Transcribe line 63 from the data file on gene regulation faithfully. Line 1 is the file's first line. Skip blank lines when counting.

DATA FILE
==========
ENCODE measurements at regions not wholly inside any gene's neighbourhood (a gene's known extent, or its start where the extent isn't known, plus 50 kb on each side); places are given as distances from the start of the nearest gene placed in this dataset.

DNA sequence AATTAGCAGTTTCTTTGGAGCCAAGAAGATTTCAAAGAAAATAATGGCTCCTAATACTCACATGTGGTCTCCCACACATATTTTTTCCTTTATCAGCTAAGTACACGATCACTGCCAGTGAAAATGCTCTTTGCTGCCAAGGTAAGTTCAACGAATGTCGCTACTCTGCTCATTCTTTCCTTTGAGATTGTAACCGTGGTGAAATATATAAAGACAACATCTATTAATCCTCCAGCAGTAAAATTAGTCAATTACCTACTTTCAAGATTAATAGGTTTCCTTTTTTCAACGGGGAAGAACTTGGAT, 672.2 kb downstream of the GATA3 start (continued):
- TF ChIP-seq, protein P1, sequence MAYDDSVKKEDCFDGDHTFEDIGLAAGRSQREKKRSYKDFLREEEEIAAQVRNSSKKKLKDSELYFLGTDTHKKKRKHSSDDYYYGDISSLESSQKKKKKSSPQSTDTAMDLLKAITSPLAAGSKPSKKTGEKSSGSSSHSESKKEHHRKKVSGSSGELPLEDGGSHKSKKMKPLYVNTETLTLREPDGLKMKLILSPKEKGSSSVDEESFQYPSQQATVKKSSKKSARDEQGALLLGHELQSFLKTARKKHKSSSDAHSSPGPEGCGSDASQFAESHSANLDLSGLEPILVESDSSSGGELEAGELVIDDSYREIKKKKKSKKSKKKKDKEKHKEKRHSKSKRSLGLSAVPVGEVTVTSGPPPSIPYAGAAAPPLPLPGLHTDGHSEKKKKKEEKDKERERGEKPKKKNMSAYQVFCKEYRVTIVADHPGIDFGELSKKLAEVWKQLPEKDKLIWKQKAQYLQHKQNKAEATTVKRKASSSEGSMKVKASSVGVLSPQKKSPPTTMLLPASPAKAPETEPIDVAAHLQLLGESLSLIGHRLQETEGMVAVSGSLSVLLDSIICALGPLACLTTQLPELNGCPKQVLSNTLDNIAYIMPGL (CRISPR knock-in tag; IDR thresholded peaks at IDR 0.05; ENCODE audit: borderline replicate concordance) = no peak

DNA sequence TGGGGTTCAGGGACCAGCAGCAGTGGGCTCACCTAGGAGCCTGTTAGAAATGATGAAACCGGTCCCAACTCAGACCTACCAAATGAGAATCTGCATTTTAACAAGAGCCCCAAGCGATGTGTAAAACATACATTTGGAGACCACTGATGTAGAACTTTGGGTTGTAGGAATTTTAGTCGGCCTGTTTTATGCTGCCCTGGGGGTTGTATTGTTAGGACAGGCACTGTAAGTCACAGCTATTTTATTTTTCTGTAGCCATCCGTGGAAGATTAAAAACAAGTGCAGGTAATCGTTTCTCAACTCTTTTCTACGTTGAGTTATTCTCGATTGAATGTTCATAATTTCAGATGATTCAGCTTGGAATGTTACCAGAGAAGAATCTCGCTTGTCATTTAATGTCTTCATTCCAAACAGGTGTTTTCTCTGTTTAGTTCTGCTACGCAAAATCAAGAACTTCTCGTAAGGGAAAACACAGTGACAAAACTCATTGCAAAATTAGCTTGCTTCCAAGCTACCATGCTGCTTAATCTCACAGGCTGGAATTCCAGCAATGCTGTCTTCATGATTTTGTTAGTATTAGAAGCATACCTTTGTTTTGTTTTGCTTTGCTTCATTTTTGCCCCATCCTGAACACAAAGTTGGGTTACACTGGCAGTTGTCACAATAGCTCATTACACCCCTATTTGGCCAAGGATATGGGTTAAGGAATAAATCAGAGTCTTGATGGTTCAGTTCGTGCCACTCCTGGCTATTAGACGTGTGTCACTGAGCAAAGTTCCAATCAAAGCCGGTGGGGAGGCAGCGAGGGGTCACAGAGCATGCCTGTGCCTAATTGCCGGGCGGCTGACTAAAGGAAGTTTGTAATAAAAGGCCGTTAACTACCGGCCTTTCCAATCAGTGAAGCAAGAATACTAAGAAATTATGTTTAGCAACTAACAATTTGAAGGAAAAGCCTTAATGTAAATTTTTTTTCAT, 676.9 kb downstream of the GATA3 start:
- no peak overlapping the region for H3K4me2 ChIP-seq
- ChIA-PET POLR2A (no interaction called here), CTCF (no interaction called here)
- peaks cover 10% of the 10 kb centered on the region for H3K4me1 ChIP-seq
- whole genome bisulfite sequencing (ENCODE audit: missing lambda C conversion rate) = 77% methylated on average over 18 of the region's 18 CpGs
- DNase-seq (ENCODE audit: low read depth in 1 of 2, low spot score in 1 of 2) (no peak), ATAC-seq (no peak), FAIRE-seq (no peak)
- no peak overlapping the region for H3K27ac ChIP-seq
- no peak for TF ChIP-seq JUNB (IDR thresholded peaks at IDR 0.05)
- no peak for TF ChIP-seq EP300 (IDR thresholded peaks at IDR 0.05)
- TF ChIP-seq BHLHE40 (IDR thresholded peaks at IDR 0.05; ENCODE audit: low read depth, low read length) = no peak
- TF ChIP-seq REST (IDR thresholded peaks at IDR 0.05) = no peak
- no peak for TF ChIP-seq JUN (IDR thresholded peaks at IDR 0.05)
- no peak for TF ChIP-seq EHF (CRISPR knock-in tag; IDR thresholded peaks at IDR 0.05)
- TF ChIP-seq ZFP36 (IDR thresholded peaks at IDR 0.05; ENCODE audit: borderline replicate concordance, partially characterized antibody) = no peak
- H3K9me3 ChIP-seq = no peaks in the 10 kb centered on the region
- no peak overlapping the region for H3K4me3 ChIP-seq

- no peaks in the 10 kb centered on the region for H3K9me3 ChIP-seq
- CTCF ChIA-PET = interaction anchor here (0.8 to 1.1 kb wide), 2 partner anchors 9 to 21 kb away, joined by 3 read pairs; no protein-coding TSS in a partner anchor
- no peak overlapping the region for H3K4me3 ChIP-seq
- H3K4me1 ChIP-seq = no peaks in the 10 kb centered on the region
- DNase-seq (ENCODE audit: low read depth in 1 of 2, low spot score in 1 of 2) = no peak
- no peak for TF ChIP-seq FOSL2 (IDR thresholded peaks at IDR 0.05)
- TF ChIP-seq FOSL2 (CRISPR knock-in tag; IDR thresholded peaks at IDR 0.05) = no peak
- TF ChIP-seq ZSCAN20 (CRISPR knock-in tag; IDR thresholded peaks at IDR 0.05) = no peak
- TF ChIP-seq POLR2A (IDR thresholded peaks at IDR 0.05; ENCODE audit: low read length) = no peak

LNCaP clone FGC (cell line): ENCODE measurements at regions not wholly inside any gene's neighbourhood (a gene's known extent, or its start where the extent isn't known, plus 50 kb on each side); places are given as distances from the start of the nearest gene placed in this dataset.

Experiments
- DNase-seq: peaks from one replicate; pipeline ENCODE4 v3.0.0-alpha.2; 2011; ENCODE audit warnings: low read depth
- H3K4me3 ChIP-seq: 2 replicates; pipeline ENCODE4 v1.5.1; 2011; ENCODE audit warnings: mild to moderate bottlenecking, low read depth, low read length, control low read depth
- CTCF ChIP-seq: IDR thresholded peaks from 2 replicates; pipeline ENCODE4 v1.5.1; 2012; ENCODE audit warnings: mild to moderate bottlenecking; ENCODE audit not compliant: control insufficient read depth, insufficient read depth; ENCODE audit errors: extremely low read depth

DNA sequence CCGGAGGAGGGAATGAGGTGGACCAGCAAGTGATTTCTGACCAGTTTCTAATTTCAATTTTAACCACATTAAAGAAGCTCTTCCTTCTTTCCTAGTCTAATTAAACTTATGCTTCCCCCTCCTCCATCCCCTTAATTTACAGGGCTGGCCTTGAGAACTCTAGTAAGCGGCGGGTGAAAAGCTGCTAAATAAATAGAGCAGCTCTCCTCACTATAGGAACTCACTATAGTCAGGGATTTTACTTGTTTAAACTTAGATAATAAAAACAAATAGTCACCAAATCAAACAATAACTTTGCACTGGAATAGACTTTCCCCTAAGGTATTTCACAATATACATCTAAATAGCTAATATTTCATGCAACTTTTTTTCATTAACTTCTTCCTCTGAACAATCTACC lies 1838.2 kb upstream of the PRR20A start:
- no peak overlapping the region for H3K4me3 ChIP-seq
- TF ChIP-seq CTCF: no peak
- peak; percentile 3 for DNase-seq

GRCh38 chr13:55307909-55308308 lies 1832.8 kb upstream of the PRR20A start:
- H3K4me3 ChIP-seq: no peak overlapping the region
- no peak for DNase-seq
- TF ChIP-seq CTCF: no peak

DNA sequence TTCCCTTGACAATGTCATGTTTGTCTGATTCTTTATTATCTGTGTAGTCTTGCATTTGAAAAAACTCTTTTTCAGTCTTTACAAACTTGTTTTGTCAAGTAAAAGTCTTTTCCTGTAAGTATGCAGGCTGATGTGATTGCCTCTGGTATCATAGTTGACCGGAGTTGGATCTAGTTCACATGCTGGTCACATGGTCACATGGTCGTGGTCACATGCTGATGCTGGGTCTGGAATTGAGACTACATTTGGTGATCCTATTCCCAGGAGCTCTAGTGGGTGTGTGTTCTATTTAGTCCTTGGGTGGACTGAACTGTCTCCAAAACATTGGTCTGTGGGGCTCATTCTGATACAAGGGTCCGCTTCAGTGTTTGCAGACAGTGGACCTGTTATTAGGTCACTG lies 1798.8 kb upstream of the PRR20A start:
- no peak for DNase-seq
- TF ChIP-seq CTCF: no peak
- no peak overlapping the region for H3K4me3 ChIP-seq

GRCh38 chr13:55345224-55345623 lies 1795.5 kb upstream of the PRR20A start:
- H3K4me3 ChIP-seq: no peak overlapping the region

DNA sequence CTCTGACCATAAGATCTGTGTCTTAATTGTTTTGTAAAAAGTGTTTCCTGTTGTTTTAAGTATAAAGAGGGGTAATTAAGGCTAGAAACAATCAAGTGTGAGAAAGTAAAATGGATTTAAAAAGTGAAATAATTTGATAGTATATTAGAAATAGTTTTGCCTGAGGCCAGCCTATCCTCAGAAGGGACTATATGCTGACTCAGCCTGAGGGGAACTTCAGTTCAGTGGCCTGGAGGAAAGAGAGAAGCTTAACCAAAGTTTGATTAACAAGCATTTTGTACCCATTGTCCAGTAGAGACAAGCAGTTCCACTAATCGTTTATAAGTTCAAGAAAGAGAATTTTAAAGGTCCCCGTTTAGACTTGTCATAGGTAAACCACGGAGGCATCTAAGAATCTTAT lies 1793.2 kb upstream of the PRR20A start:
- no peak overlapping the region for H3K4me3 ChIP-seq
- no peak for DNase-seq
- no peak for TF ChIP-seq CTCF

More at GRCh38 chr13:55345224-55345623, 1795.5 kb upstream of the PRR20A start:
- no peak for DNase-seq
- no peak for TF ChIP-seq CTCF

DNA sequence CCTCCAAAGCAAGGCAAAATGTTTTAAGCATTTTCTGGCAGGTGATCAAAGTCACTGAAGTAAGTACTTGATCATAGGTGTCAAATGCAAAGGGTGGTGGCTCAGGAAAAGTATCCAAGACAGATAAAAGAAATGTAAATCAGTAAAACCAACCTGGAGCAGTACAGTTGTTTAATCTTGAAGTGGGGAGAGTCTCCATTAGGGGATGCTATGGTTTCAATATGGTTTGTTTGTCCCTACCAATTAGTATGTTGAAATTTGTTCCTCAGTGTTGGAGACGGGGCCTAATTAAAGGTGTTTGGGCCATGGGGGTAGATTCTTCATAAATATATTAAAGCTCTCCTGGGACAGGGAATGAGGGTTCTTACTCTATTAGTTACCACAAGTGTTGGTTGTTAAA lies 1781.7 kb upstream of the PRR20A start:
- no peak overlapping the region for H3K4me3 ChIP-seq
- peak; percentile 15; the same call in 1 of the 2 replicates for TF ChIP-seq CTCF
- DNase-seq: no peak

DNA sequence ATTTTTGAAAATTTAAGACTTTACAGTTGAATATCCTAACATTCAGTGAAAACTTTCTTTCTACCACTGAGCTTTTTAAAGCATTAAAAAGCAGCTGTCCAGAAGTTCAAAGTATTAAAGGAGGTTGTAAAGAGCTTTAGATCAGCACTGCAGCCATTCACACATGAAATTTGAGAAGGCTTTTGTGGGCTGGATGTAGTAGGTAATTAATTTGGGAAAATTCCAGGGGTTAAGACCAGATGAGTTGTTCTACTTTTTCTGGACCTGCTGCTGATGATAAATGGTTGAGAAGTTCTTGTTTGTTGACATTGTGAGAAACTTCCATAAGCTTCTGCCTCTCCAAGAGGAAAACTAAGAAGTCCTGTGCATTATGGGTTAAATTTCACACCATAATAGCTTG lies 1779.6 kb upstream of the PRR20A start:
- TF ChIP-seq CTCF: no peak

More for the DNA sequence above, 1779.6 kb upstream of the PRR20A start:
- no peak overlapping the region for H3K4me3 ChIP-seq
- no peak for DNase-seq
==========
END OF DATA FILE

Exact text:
- no peak for DNase-seq